Phase of the SDLC in which the system chosen for development in systems analysis is first described independently of any computer platform, (logical design) and is then transformed into technology-specific details (physical design) from which all programming and system construction can be accomplished.
The third phase of the SDLC is called systems design. During systems design, analysts convert the description of the recommended alternative solution into logical and then physical system specifications. You must design all aspects of the system from input and output screens to reports, databases, and computer processes. Logical design is not tied to any specific hardware and systems software platform. Theoretically, the system you design could be implemented on any hardware and systems software. Logical design concentrates on the business aspects of the system; that is, how the system will impact the functional units within the organization. Figure 1-11 shows both the logical design for a product and its physical design, side by side, for comparison. You can see from the comparison that many specific decisions had to be made to move from the logical model to the physical product. The situation is similar in information systems design. In physical design, you turn the logical design into physical, or technical, specifications. For example, you must convert diagrams that map the origin, flow, and processing of data in a system into a structured systems design that can then be broken down into smaller and smaller units for conversion to instructions written in a programming language. You design the various parts of the system to perform the physical operations necessary to facilitate data capture, processing, and information output. During physical design, the analyst team decides which programming languages the computer instructions will be written in, which database systems and file structures will be used for the data, and which hardware platform, operating system, and network environment the system will run under. These decisions finalize the hardware and software plans initiated at the end of the analysis phase. Now you can acquire any new technology not already present in the organization. The final product of the design phase is the physical system specifications, presented in a form, such as a diagram or written report, ready to be turned over to programmers and other system builders for construction.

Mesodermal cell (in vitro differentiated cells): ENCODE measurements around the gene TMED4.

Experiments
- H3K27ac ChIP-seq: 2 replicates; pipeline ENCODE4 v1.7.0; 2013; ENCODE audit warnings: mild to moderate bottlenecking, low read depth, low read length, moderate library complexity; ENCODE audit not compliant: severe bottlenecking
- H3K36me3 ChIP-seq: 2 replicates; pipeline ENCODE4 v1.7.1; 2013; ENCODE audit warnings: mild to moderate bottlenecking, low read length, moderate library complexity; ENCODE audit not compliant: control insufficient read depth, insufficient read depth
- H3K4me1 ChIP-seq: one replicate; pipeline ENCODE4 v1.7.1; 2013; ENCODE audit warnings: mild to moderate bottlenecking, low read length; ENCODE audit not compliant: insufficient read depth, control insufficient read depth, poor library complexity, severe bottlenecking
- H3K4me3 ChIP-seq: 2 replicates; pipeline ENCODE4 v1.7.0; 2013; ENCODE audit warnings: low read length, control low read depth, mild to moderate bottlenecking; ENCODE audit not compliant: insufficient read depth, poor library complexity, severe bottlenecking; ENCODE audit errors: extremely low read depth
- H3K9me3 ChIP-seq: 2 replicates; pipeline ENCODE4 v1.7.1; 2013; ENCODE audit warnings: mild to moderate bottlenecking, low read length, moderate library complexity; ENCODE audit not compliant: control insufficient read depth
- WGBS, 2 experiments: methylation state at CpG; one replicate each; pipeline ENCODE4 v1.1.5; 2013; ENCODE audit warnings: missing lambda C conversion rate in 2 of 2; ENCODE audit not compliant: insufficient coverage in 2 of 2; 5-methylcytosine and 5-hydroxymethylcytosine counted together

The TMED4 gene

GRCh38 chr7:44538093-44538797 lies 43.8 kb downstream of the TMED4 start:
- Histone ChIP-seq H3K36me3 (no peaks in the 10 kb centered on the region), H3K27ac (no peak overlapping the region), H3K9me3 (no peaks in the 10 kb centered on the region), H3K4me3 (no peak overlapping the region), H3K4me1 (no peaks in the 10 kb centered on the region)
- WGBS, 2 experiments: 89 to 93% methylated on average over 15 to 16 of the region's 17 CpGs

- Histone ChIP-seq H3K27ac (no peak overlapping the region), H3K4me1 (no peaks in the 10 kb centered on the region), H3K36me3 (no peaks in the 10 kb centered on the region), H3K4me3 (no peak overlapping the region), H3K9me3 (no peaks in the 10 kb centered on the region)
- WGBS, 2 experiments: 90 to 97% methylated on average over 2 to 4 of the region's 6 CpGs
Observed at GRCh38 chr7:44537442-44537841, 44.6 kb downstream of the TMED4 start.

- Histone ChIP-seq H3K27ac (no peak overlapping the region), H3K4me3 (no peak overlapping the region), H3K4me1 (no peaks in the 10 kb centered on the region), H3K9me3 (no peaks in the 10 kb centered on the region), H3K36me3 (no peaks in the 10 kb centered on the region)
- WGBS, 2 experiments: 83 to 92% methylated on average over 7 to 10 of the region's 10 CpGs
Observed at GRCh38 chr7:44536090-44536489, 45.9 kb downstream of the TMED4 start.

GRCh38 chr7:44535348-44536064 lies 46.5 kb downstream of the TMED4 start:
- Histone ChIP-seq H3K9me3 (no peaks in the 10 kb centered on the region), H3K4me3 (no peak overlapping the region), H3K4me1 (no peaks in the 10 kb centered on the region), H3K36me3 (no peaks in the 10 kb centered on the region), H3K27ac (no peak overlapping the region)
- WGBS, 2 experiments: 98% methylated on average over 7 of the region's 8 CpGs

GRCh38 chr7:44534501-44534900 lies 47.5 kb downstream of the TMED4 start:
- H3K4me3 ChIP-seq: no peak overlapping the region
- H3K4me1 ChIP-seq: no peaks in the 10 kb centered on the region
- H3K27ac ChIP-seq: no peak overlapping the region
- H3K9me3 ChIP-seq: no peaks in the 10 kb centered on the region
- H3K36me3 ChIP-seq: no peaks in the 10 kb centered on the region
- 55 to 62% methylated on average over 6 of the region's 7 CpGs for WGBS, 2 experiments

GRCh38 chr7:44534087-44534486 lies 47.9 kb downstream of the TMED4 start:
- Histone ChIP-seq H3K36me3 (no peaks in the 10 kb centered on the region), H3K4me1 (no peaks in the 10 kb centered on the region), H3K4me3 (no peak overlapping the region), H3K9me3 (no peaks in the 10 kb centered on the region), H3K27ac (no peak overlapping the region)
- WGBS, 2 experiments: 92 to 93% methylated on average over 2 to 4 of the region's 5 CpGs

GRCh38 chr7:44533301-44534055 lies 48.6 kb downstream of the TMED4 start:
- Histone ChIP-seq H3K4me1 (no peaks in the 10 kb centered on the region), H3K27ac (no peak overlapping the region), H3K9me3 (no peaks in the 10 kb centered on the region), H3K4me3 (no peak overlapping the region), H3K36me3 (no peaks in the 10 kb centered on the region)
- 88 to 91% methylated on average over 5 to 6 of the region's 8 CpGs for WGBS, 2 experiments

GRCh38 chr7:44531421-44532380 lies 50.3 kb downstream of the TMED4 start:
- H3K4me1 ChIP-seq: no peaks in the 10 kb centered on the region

figure : 1-11 A
figure : 1-11 B
Phase 4 -Systems Implementation and Operation :
Final phase of the SDLC, in which the information system is coded, tested, and installed in the organization, and in which the information system is systematically repaired and improved
The final phase of the SDLC is a two-step process: systems implementation and operation. During systems implementation and operation, you turn system specifications into a working system that is tested and then put into use. Implementation includes coding, testing, and installation. During coding, programmers write the programs that make up the system. During testing, programmers and analysts test individual programs and the entire system in order to find and correct errors. During installation, the new system becomes a part of the daily activities of the organization. Application software is installed, or loaded, on existing or new hardware; then users are introduced to the new
system and trained. Begin planning for both testing and installation as early as the project planning and selection phase, because they both require extensive analysis in order to develop exactly the right approach. Systems implementation activities also include initial user support such as the finalization of documentation, training programs, and ongoing user assistance. Note that documentation and training programs are finalized during implementation; documentation is produced throughout the life cycle, and training (and education) occurs from the inception of a project. Systems